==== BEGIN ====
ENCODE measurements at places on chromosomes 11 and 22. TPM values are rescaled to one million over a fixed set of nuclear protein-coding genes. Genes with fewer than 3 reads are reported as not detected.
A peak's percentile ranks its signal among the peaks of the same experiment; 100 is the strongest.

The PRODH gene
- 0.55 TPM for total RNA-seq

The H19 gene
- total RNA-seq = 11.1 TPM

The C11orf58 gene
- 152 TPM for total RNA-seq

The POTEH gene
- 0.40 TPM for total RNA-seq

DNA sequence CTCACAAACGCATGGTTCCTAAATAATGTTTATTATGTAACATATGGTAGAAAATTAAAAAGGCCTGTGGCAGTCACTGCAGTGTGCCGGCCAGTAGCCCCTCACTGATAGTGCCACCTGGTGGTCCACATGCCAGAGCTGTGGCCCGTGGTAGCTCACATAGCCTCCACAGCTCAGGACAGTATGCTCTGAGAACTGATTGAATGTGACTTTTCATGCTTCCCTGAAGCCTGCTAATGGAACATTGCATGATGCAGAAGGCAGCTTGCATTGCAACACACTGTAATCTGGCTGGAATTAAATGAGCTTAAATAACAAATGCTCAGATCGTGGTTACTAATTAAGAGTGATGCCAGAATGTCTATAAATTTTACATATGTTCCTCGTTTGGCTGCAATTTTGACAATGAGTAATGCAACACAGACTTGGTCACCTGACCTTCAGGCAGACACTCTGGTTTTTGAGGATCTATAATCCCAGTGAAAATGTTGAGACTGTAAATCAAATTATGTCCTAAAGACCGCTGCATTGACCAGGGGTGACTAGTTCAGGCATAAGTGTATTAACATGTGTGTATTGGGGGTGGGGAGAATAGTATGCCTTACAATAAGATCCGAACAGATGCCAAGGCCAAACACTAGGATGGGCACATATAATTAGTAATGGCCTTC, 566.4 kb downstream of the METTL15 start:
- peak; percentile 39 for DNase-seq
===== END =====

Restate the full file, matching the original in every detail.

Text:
ENCODE measurements at places on chromosomes 11 and 22. TPM values are rescaled to one million over a fixed set of nuclear protein-coding genes. Genes with fewer than 3 reads are reported as not detected.
A peak's percentile ranks its signal among the peaks of the same experiment; 100 is the strongest.

The PRODH gene
- 0.55 TPM for total RNA-seq

The H19 gene
- total RNA-seq = 11.1 TPM

The C11orf58 gene
- 152 TPM for total RNA-seq

The POTEH gene
- 0.40 TPM for total RNA-seq

DNA sequence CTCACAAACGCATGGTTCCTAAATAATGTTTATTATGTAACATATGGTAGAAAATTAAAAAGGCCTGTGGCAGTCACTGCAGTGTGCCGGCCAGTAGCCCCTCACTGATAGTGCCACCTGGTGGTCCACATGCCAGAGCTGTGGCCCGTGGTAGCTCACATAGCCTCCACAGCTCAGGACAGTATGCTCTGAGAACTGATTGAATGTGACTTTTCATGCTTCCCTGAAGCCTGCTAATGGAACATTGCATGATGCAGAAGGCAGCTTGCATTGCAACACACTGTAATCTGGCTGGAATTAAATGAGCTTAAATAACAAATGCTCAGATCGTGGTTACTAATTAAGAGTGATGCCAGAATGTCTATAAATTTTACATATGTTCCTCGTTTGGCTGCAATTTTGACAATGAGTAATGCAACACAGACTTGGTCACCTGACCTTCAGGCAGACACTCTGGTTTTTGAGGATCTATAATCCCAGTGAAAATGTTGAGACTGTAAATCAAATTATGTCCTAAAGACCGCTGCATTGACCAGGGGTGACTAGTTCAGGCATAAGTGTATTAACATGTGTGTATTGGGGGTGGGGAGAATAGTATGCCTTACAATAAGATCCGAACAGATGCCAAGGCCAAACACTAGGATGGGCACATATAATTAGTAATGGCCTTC, 566.4 kb downstream of the METTL15 start:
- peak; percentile 39 for DNase-seq